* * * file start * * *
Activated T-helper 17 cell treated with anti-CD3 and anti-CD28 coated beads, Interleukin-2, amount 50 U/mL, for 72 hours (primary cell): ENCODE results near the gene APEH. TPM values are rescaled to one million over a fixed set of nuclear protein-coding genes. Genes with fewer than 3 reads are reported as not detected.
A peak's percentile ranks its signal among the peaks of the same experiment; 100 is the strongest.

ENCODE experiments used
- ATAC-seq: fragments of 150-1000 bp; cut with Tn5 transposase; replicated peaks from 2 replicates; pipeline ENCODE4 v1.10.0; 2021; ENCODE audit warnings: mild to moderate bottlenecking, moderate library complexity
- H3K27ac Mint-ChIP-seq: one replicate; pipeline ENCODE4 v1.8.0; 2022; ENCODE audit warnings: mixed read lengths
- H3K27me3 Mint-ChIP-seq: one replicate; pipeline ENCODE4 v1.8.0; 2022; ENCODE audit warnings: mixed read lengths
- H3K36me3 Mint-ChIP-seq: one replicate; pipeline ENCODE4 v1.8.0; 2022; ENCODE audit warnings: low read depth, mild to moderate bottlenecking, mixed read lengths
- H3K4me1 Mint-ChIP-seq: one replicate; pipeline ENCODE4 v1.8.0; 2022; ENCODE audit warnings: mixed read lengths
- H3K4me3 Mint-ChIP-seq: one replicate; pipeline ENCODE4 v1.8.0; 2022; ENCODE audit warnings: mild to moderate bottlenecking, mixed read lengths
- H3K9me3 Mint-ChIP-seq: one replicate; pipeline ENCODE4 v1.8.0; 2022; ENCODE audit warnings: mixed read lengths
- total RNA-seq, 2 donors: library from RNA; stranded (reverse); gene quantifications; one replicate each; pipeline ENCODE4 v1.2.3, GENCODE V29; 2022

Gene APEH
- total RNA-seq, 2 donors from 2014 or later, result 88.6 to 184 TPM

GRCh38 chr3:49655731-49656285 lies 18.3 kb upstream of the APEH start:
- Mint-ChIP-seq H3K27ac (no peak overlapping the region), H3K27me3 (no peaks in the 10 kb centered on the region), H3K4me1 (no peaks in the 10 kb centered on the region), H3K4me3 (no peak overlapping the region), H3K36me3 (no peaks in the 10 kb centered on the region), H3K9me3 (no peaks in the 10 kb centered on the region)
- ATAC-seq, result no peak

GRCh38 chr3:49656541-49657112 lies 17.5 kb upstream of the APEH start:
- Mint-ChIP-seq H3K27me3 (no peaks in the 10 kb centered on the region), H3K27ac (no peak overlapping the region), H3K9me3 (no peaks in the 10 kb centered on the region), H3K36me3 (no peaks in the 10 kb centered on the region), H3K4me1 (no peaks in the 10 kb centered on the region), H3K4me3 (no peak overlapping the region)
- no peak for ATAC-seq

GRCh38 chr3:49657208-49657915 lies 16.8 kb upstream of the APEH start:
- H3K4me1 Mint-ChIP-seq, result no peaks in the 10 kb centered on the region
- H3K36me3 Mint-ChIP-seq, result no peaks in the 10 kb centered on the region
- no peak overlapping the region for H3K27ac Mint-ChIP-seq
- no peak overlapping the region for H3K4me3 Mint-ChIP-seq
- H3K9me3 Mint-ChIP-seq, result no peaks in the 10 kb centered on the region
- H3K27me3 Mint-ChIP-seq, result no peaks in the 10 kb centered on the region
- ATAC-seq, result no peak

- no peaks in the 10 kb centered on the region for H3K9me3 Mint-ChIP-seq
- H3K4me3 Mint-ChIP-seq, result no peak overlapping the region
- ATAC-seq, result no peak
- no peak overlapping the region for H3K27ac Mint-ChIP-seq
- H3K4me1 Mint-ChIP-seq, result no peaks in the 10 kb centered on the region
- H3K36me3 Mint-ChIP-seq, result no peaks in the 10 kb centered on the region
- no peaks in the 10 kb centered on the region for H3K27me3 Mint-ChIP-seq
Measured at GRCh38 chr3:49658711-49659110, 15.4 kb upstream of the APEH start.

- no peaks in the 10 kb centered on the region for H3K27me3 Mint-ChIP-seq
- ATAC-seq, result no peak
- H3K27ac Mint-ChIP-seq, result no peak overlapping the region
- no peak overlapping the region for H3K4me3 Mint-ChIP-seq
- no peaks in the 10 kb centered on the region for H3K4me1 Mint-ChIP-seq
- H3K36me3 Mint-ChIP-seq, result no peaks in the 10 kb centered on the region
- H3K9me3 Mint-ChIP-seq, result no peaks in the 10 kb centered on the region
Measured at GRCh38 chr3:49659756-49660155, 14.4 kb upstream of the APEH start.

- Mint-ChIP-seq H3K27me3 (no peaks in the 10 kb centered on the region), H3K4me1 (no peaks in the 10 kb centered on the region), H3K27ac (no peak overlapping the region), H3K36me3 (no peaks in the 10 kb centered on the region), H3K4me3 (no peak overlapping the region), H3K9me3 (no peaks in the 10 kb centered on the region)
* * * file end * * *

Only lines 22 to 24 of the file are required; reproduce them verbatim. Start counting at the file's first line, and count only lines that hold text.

- H3K36me3 Mint-ChIP-seq, result no peaks in the 10 kb centered on the region
- no peak overlapping the region for H3K27ac Mint-ChIP-seq
- no peak overlapping the region for H3K4me3 Mint-ChIP-seq